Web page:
The man likely to become the next head of OSHA will first have to face a Senate review process – and safety advocacy groups like National Council for Occupational Safety and Health (National COSH) have some ideas about the topics that should be covered during those sessions.
Scott Mugno, vice president for safety, sustainability and vehicle maintenance at FedEx Ground in Pittsburgh, Pa.. has been nominated by President Trump to lead the agency.
National COSH has identified several critical issues that Mugno should be asked to address during his hearing.
- “Industry groups have urged Congress to block a new OSHA standard limiting exposure to silica, a deadly dust that is present in workplaces with millions of American workers. The standard was issued after years of careful research, with thousands of pages of testimony from scientists and labor and industry stakeholders and is expected to save up to 700 lives a year. What is Mr. Mugno's view of this life-saving regulation?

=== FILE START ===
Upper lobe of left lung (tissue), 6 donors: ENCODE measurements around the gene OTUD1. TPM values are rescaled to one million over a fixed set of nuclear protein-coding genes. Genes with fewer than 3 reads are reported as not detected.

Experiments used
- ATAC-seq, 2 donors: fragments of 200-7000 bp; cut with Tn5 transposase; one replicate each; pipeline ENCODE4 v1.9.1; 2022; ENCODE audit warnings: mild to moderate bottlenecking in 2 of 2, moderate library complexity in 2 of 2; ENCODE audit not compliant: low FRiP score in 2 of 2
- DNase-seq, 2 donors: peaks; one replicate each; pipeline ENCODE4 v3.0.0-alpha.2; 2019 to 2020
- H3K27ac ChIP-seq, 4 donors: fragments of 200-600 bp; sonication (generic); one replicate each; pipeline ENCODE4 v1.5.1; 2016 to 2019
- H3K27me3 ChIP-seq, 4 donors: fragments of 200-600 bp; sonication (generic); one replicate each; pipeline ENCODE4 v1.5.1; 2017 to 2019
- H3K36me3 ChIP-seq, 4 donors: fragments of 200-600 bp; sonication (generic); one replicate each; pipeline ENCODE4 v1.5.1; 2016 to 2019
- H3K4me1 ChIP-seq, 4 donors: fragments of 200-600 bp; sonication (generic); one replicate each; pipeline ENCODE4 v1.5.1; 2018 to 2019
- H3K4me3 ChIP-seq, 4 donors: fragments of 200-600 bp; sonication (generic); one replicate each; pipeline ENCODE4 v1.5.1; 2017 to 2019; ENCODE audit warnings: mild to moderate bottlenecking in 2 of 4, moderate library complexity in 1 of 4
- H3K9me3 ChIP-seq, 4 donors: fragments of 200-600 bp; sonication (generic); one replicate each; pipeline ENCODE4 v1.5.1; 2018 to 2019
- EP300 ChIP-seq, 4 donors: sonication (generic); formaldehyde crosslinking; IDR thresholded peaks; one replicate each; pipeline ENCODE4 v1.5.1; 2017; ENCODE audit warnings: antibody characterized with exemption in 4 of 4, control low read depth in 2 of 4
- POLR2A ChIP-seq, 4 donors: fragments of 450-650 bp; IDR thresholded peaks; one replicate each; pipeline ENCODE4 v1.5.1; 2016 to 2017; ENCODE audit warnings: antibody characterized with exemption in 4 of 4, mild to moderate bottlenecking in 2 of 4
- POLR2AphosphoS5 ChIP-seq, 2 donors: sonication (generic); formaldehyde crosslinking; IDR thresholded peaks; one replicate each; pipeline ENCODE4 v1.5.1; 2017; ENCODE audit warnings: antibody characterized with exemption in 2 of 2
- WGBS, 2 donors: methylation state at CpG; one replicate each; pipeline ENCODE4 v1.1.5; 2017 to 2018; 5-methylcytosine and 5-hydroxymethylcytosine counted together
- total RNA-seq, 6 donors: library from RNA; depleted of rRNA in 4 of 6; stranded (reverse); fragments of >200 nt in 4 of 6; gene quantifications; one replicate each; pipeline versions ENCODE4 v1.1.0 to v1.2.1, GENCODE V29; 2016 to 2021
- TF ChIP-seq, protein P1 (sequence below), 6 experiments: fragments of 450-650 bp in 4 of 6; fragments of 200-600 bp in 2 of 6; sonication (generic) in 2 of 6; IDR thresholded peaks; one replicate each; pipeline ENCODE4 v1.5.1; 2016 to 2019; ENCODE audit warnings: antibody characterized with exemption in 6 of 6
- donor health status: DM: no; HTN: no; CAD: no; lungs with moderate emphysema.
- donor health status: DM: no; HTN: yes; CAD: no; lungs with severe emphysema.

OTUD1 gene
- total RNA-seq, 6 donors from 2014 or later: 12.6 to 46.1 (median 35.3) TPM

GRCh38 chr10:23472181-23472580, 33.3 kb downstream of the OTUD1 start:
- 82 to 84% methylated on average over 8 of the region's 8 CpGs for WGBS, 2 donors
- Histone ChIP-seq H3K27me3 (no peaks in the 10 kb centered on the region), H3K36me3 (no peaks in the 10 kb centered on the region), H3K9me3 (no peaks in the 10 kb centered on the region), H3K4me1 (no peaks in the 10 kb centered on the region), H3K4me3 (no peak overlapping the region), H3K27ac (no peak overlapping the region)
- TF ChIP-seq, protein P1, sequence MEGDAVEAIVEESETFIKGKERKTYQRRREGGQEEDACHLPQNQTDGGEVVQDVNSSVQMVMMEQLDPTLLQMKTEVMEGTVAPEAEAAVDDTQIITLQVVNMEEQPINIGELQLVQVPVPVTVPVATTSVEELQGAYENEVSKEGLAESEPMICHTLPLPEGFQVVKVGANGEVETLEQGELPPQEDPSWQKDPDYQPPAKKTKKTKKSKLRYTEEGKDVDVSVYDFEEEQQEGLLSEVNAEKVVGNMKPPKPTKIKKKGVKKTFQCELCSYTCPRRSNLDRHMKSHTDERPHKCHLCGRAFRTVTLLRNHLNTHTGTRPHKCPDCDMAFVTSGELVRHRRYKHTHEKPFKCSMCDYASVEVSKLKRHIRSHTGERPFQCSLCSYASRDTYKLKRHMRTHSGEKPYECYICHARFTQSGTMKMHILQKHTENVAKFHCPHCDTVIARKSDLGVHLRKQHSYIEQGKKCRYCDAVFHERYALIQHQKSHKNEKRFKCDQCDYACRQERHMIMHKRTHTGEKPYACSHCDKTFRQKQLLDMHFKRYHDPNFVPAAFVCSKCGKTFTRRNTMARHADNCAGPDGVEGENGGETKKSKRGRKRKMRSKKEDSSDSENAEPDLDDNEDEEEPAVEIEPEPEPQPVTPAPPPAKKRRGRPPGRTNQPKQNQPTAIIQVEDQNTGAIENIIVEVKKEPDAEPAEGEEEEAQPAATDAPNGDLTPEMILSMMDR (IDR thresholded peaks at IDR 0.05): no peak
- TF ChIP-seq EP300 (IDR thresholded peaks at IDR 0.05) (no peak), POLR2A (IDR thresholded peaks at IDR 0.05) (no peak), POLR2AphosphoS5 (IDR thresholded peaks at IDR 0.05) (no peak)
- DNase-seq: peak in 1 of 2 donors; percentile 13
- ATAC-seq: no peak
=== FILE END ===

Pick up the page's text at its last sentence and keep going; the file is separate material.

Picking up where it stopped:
- “After disasters such as the World Trade Center in 2001 and Hurricane Katrina in 2005, tens of thousands of workers were killed, became sick or were injured as a result of exposure to hazardous conditions and/or toxic substances during clean up efforts. What are Mr. Mugno's ideas on how OSHA can prevent these safety failures from being repeated during ongoing recovery efforts from Hurricanes Harvey, Irma and Maria?
- “In January, OSHA began a rulemaking process to create a standard for workplace violence prevention for health care and social service workers. Data from the U.S. Bureau of Labor Statistics shows that workplace violence for these workers increased by 64 percent between 2004 and 2015. What are Mr. Mugno's plans for supporting this critical effort to assist health care and social service workers and employers in making their workplaces safer?”
National COSH co-executive director Marcy Goldstein-Gelb said: “We look forward to hearing from Mr. Mugno about how he will listen to workers' concerns, enforce the law, and make our workplaces safer."